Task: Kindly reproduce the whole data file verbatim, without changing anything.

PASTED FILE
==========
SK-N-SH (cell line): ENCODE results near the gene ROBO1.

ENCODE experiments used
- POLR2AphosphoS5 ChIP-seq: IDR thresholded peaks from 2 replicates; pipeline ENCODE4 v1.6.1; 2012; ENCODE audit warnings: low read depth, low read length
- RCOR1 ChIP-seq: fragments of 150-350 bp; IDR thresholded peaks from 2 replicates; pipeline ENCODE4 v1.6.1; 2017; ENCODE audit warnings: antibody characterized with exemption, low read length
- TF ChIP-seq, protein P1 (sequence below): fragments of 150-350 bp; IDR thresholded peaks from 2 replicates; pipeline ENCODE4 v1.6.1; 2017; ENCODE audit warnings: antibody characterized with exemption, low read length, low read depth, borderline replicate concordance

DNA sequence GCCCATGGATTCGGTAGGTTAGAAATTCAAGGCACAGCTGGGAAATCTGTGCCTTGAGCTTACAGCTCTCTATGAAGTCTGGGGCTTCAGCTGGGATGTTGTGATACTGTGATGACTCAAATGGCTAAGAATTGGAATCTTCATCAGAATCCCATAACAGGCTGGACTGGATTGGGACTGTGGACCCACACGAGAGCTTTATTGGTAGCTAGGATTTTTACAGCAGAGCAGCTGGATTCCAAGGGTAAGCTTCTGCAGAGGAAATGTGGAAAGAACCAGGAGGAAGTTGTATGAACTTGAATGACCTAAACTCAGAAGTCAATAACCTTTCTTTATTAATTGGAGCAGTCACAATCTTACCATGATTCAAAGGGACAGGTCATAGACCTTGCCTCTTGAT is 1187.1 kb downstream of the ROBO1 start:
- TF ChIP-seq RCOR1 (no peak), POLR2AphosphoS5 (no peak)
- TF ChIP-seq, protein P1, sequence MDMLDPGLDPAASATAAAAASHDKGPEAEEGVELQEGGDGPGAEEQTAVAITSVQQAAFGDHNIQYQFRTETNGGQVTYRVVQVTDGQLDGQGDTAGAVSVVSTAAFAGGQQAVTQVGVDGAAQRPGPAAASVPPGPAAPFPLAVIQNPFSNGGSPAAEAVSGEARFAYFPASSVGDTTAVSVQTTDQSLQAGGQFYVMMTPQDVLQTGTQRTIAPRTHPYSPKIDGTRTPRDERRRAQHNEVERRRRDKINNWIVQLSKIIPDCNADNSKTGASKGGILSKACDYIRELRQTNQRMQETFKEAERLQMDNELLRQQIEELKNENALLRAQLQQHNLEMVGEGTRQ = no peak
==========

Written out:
SK-N-SH (cell line): ENCODE results near the gene ROBO1.

ENCODE experiments used
- POLR2AphosphoS5 ChIP-seq: IDR thresholded peaks from 2 replicates; pipeline ENCODE4 v1.6.1; 2012; ENCODE audit warnings: low read depth, low read length
- RCOR1 ChIP-seq: fragments of 150-350 bp; IDR thresholded peaks from 2 replicates; pipeline ENCODE4 v1.6.1; 2017; ENCODE audit warnings: antibody characterized with exemption, low read length
- TF ChIP-seq, protein P1 (sequence below): fragments of 150-350 bp; IDR thresholded peaks from 2 replicates; pipeline ENCODE4 v1.6.1; 2017; ENCODE audit warnings: antibody characterized with exemption, low read length, low read depth, borderline replicate concordance

DNA sequence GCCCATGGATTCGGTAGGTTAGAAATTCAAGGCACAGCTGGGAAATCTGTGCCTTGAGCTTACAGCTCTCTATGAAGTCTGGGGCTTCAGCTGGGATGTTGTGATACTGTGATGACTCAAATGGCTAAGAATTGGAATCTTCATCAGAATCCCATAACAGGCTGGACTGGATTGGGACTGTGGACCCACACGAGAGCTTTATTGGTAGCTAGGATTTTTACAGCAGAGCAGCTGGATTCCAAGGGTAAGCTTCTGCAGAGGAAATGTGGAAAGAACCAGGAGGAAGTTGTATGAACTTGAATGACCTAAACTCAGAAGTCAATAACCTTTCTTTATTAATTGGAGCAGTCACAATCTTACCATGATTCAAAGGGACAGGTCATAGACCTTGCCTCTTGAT is 1187.1 kb downstream of the ROBO1 start:
- TF ChIP-seq RCOR1 (no peak), POLR2AphosphoS5 (no peak)
- TF ChIP-seq, protein P1, sequence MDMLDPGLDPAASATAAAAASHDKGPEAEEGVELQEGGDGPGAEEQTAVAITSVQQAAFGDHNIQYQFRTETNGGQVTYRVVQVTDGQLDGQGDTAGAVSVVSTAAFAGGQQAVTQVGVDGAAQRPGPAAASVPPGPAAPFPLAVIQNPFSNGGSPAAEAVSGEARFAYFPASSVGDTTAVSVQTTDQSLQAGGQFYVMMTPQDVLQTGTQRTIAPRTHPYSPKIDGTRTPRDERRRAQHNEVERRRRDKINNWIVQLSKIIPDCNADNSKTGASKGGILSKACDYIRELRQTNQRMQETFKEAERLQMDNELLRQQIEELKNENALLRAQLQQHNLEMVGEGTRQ = no peak